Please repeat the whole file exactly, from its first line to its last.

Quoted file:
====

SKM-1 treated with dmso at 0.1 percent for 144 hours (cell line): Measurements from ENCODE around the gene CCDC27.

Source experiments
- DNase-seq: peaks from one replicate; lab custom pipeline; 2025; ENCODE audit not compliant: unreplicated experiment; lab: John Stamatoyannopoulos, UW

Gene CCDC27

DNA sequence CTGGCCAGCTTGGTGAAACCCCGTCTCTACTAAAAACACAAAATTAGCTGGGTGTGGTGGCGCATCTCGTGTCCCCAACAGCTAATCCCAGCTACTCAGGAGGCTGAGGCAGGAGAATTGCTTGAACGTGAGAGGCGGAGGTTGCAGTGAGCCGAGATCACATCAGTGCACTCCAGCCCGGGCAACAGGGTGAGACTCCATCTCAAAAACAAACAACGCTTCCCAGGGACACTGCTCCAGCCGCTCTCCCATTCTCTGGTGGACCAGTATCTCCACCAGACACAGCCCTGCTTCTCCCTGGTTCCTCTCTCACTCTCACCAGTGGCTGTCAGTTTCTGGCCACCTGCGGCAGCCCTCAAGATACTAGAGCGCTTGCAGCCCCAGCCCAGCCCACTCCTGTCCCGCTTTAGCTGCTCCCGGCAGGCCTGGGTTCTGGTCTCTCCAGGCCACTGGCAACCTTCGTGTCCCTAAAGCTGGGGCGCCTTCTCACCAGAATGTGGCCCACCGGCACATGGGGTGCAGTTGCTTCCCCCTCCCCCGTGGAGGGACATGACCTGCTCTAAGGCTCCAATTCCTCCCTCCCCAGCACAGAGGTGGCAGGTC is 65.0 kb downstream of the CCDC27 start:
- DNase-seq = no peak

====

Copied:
SKM-1 treated with dmso at 0.1 percent for 144 hours (cell line): Measurements from ENCODE around the gene CCDC27.

Source experiments
- DNase-seq: peaks from one replicate; lab custom pipeline; 2025; ENCODE audit not compliant: unreplicated experiment; lab: John Stamatoyannopoulos, UW

Gene CCDC27

DNA sequence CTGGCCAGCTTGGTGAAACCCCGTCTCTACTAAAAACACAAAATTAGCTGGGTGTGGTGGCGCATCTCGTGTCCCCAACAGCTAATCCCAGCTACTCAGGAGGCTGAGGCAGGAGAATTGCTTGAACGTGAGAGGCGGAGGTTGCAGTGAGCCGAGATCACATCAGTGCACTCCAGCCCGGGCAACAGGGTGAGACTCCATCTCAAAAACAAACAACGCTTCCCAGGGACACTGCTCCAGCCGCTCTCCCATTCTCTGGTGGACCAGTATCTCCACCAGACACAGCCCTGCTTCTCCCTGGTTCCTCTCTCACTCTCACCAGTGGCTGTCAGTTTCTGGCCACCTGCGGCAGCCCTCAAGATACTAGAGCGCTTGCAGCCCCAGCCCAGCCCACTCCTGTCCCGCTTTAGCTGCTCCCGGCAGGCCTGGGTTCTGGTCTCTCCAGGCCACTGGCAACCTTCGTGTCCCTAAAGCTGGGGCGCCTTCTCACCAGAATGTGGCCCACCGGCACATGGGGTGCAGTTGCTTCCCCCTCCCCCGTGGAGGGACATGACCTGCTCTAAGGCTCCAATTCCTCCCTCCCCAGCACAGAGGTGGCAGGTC is 65.0 kb downstream of the CCDC27 start:
- DNase-seq = no peak